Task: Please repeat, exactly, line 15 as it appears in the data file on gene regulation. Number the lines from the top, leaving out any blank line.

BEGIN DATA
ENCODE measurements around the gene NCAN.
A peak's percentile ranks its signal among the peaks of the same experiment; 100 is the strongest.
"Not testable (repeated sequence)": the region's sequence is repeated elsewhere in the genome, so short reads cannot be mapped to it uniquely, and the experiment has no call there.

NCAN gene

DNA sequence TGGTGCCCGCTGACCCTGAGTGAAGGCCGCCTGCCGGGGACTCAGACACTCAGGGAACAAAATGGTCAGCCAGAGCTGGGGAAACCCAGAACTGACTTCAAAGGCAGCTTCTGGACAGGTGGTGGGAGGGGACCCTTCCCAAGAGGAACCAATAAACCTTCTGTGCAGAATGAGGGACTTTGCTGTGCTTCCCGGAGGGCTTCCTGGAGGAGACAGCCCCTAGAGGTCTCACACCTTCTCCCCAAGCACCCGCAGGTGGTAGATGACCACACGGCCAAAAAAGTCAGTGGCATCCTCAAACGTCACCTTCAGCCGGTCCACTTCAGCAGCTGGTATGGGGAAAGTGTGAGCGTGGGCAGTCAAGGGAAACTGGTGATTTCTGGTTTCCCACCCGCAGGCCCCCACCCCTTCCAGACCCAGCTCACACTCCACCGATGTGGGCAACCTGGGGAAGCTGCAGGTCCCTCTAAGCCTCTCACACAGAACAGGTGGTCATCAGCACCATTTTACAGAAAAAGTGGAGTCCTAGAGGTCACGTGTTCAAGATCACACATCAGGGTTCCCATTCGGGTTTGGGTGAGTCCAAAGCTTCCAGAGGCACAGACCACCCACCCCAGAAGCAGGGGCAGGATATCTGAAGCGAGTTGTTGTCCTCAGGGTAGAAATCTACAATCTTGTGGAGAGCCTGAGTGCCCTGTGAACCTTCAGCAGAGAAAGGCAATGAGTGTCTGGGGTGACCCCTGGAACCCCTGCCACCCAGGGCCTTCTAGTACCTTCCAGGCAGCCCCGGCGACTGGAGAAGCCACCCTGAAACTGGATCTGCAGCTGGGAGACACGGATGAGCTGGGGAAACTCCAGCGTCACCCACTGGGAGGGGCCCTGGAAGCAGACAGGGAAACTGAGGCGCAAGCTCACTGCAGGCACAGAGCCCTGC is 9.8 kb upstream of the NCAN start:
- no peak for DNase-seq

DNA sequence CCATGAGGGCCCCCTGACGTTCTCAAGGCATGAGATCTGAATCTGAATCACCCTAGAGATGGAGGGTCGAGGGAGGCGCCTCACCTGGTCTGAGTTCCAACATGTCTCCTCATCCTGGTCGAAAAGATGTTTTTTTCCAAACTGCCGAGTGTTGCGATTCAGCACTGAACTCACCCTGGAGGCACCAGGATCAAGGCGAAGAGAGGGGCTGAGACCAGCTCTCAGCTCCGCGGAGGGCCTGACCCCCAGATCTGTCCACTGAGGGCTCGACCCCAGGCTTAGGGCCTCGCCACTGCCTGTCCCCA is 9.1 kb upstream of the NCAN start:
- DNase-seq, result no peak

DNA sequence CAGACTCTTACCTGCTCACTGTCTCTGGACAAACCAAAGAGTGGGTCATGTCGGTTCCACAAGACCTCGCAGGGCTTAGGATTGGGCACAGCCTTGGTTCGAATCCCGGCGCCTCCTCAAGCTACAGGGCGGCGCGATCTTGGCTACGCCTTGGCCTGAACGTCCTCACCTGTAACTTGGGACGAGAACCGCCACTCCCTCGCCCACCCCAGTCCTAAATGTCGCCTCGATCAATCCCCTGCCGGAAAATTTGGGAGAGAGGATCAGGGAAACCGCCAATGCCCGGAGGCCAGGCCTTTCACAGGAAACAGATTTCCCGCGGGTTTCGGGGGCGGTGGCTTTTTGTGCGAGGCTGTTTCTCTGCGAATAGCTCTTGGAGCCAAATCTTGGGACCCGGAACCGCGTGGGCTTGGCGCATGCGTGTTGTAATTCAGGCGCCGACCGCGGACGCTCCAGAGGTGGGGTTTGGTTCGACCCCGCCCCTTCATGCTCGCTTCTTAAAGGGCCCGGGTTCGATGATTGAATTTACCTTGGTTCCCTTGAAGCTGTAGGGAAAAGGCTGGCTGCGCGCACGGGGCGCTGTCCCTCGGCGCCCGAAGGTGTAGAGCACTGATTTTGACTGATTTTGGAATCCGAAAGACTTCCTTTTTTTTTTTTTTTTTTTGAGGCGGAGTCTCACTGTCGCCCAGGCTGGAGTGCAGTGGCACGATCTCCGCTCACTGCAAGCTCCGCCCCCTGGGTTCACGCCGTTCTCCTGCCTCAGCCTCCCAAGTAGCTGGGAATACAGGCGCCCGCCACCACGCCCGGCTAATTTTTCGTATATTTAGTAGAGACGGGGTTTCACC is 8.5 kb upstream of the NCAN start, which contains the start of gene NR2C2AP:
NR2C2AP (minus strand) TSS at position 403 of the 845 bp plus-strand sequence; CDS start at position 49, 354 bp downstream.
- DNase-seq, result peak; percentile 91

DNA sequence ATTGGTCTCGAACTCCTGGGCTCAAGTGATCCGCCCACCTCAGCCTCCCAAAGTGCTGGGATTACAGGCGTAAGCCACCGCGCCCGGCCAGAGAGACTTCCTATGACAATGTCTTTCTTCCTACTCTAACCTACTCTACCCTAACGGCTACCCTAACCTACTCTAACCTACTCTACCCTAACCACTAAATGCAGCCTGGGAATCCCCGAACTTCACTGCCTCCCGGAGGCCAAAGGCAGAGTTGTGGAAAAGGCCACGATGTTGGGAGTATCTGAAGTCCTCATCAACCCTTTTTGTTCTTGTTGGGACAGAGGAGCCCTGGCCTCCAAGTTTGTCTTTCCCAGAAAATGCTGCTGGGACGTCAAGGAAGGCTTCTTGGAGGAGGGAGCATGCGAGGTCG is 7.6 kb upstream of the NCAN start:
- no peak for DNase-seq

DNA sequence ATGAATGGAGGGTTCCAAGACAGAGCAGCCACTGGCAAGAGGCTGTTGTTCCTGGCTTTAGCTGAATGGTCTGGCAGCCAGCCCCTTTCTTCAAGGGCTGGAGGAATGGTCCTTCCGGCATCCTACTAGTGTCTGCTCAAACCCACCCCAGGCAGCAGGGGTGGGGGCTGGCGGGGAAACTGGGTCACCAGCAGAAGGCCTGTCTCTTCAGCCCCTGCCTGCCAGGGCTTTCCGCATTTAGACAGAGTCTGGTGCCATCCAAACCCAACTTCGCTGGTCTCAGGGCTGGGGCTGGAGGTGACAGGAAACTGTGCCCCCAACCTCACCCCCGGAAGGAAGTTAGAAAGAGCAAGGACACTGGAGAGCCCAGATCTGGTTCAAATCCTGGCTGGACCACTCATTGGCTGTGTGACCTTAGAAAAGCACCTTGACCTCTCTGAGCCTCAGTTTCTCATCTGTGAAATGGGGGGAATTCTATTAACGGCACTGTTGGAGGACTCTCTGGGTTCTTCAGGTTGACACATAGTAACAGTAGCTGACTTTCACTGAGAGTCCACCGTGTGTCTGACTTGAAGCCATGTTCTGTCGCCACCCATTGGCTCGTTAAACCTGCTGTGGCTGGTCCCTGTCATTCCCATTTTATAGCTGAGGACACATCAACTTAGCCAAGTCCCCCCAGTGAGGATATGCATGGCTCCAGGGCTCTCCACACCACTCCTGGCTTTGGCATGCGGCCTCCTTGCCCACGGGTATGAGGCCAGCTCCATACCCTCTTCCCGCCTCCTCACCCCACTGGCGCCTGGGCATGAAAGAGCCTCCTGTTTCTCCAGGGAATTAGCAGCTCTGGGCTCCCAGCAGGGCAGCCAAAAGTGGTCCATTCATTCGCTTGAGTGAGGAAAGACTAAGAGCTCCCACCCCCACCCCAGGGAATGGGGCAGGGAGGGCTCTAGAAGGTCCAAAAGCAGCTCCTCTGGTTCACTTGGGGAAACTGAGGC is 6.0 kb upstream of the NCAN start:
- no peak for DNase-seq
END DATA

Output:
- no peak for DNase-seq